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Defense felt it needed to make point

Linebacker Rosevelt Colvin celebrates after returning a recovered fumble 11 yards for a TD in the third quarter. Linebacker Rosevelt Colvin celebrates after returning a recovered fumble 11 yards for a TD in the third quarter. (MATTHEW J. LEE/GLOBE STAFF)

FOXBOROUGH - They are a prideful group and felt as if the last two games were not reflective of their potential. They had watched their own offense carve up the opposition and, in turn, lost their own edge.

So with arguably the most anticipated regular-season game in recent memory on the schedule next week - a date with the undefeated Colts in Indianapolis - members of the Patriots' defense vowed to return to form yesterday against the Redskins.

And while a late Redskins touchdown took a little shine off the performance, the mission was accomplished with authority in the 52-7 victory.

The irony continues to be that the Patriots' defense has been challenged as much by its own offense as the opposition.

"It's human nature, you see the score and it's like, 'Wow'. In a sense, I think we were being lackadaisical," defensive end Ty Warren explained. "It is amazing to see the score ran up the way it's been, Randy [Moss] is making those spectacular catches. You're kind of watching the game, and we're talking about it on the sidelines before we go back out there [on defense].

"It was good to bounce back from that. It was good to finish the way we started. We needed that."

Yesterday's dominant defensive effort included a mix of everything. There was the outstanding playmaking of outside linebacker Mike Vrabel (three sacks, three forced fumbles) and another interception from cornerback Asante Samuel, the return of defensive end Richard Seymour for about one-third of the snaps, the run defense returning to its stingy ways after slipping the last two weeks, and continued excellence on third down (2 of 12 conversions for the Redskins).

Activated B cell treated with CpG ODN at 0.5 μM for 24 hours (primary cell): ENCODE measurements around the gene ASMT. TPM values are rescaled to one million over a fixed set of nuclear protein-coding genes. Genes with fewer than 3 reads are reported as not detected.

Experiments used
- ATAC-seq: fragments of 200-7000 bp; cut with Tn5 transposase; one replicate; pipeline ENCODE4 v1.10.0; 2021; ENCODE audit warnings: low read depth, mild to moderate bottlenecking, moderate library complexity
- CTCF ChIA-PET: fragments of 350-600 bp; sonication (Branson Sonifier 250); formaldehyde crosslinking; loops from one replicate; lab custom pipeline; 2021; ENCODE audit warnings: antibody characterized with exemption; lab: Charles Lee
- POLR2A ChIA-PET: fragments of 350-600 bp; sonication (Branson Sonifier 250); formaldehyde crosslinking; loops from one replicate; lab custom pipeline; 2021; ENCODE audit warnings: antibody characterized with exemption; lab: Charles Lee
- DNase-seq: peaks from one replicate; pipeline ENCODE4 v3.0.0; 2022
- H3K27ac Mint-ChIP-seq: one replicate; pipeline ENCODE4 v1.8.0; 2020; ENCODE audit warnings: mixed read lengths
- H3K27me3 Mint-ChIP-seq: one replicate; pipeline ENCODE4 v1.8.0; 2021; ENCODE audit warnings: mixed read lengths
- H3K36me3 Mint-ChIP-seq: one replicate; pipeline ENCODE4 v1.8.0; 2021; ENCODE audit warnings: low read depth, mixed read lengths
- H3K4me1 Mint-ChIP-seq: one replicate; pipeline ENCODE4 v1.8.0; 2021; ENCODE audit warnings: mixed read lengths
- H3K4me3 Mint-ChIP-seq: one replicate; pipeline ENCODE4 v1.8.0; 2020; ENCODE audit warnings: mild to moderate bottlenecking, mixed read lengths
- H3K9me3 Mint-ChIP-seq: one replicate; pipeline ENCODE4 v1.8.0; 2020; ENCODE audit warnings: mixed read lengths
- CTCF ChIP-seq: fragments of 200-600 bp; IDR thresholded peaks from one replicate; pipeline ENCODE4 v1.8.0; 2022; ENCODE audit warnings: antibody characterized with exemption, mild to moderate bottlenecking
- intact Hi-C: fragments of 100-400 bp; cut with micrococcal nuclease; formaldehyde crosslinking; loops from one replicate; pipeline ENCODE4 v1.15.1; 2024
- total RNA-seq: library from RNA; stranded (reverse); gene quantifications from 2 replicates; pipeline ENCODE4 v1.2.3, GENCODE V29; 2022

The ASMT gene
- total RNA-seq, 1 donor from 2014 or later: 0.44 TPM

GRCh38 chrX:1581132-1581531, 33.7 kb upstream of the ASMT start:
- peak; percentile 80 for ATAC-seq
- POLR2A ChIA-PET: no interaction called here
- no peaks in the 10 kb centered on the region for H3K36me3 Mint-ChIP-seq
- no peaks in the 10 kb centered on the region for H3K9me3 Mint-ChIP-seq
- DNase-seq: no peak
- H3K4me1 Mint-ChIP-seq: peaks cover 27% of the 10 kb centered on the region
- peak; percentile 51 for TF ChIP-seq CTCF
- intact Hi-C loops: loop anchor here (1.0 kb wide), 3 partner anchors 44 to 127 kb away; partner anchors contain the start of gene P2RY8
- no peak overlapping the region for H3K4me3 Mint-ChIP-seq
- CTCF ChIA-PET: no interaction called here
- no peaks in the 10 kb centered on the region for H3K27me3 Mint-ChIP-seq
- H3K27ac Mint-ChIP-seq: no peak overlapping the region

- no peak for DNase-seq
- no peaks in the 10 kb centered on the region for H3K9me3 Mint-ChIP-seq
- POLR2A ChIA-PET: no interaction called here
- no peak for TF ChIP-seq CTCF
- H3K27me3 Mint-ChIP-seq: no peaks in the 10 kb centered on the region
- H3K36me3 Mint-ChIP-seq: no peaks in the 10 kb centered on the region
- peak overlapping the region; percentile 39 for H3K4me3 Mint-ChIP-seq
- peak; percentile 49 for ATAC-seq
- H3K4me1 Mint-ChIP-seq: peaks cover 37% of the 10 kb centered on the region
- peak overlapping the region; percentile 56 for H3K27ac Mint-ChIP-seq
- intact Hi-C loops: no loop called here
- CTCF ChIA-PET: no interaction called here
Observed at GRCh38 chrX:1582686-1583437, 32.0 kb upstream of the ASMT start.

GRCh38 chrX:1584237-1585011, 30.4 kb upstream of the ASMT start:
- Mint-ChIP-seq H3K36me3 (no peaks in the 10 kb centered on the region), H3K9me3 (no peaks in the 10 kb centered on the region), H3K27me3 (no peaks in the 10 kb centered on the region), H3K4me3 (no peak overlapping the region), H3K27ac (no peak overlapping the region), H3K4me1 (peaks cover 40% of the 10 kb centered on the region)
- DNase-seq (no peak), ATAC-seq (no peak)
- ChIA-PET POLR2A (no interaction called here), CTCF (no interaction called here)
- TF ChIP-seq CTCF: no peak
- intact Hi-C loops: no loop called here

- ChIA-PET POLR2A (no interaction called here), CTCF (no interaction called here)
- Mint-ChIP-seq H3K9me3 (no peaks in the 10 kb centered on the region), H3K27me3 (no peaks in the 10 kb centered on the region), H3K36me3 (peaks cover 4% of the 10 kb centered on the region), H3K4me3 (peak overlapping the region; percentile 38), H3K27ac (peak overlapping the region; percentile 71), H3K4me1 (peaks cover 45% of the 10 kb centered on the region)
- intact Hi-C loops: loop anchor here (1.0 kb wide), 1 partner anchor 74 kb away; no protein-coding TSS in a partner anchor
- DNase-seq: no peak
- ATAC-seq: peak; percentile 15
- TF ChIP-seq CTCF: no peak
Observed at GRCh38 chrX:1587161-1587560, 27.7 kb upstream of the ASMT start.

As always, there was also a minor schematic wrinkle in the base 3-4 alignment.

The wrinkle, not that it was truly needed, came with cornerback Randall Gay substituting for safety James Sanders when the Redskins put three receivers on the field. Gay would often roam the back end of the defense as a safety, the idea being to add more cover skills to the mix, especially with one of the team's best cover safeties, Eugene Wilson, missing the game with an ankle injury.

"Each and every week, there is a different wrinkle, you never know what you're going to see," safety Rodney Harrison said. "You might see five corners, you might see three safeties, you might see eight defensive linemen. You never know with these guys. Bill [Belichick] has us so confused at times by what we're going to do, but at the end of the day, it's working."

The intrigue this week will be what the Patriots cook up for a Colts' offense that - while not at lethal as the Patriots' this year - is still one of best in the NFL.

The Patriots' defense did not want to enter Indianapolis coming off performances like it had put together in the two games leading into yesterday - wins over the Cowboys (48-27) and Dolphins (49-28). Harrison went as far as to say the defense was humbled by a poor second half against the Dolphins, so holding the Redskins to 177 passing yards and 47 rushing yards builds momentum into next week's showdown.

The only blemish was losing the shutout.

"I think any time you can leave a goose egg up there, you want to," Harrison said. "That's really a pride thing."

So after two weeks of feeling as if it was being pulled along for the ride by its explosive offense, the Patriots defense returned to form yesterday. With the Colts up next, the timing couldn't have been better.

"I can honestly say I haven't been a part of anything like this, it's something special," Harrison said of the Patriots' ability to put up points on offense. "Still, it's early in the season. We have big challenge ahead of us."

That challenge, it turns out, is facing two offenses at the same time: The opposition, and the Patriots' own high-flying attack.

Mike Reiss can be reached at mreiss@globe.com.

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